Channing Tatum stars and co-directs the road trip dramedy Dog about an army veteran tasked with transporting Lulu, a canine member of his team from Iraq, to a fellow soldier’s funeral.
The Production: 3.5/5
Jackson Briggs (Channing Tatum) is an Army Ranger awaiting medical clearance to return to active duty in the Pacific Northwest. When one of his fellow soldiers commits suicide, Briggs is given the duty to deliver Lulu to her master’s funeral at the request of the fallen soldier’s family. Lulu has become a handful, being overly aggressive towards anyone that comes in proximity. Briggs has his work cut out for him, especially after Lulu chews up the seats in his Ford Bronco. During the trip, the two ultimately bond over their PTSD issues after several adventures that include an abduction at a pot farm and conning a 5-star hotel in San Francisco to give them a penthouse suite. That last caper almost sidelines their journey to the funeral in Arizona, and it is their stop in Los Angeles to visit Lulu’s trainer (Ethan Suplee) that shows Briggs what Lulu needs is more training to learn to be a pet and companion rather than a soldier, and that what he needs is to find a support group of like-minded individuals to help alleviate his own issues.
Dog does pull at the heartstrings, particularly as the film nears its third act as Briggs must confront Lulu’s destiny in a test of humanitarianism. It is well-directed by both Tatum and Reid Carolin (who also wrote the screenplay), who walk that fine line between drama and comedy without faltering too much. It’s not a great film but entertaining none the less.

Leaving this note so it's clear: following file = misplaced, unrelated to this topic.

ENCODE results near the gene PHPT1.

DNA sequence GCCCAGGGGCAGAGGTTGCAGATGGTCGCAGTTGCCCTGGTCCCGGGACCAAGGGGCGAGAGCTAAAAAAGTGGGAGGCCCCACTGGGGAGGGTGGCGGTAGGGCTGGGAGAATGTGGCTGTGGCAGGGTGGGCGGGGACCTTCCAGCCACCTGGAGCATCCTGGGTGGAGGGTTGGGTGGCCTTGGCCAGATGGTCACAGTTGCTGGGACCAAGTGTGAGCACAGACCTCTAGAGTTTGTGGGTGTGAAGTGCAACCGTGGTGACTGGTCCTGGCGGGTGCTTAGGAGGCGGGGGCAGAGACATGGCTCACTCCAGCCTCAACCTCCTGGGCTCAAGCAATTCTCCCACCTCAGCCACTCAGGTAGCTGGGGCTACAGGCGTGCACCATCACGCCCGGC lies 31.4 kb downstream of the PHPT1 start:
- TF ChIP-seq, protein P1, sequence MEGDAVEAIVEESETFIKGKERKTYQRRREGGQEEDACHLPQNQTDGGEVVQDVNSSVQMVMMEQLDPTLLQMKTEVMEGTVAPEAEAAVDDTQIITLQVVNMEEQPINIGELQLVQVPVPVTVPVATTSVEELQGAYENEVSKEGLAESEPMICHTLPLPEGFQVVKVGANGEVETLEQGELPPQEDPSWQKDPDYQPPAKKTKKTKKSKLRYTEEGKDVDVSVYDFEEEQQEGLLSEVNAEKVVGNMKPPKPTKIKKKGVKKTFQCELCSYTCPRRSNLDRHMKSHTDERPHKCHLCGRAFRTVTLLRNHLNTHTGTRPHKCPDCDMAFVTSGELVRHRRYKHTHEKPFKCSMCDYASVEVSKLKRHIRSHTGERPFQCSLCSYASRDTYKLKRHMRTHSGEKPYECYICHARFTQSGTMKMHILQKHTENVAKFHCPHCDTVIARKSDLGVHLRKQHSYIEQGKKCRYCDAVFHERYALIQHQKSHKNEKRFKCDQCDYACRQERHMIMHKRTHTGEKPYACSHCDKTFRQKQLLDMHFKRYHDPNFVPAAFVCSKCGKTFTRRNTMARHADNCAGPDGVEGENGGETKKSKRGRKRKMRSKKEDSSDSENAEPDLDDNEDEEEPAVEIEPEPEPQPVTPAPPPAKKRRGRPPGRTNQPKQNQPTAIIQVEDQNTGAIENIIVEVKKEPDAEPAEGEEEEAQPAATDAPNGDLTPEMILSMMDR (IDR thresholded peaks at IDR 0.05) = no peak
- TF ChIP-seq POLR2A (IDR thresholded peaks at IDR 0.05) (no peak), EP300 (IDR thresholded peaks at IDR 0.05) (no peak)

3D Rating: NA
All I can gather from IMDB is that Dog was a digital production shot on Sony Venice cameras and completed as a digital intermediate, but no information available as to what resolutions were used. This is yet another MGM release thru Warner Bros that is being released on physical media on the Blu-ray format, but not 4K (although the film is available on 4K digital). That being said, this is a rather impressive 1080p AVC encoded transfer, retaining the film’s theatrical aspect ratio of 2.39:1 quite beautifully as photographed by Newton Thomas Sigel (Bohemian Rhapsody, Cherry). Colors are naturally vivid without appearing overly saturated. Detail is very good, with great clarity on items such as facial features, clothing and terrain textures, etc. Contrast is very good, particularly in brighter daytime sequences with well-defined highlights. Where the transfer falters somewhat is during darker night time sequences, where shadow detail falls off in the darker areas of the frame.
Dog comes with only two audio options, a very effective DTS-HD MA 5.1 track and a Descriptive Audio track, both in English. The 5.1 mix has some nice atmospheric effects in its discrete surrounds, such as chirping birds, and the needle drop song tracks have also been remixed in 5.1 with individual instruments spread out nicely throughout the listening environment (The Lion Sleeps Tonight is a real treat). LFE is strong, adding some nice low-end to many of the songs featured in the film. Dialogue is clear and understandable throughout.
Special Features: 1.5/5
Theatrical Trailer (1080i; 2:28)
DVD Copy: The film in 480i and Dolby Digital 5.1 audio.
Digital Copy: An insert contains a code to redeem a digital copy in HDX (1080p) on Vudu, which also gives you access to the following featurettes: First Look (2:16); USO Tour (1:18); and Dog Training (2:13).
Dog is an entertaining film and an interesting directorial debut for Channing Tatum and Reid Carolin. The presentation on Blu-ray is quite good, but the disc itself lacks any extras.
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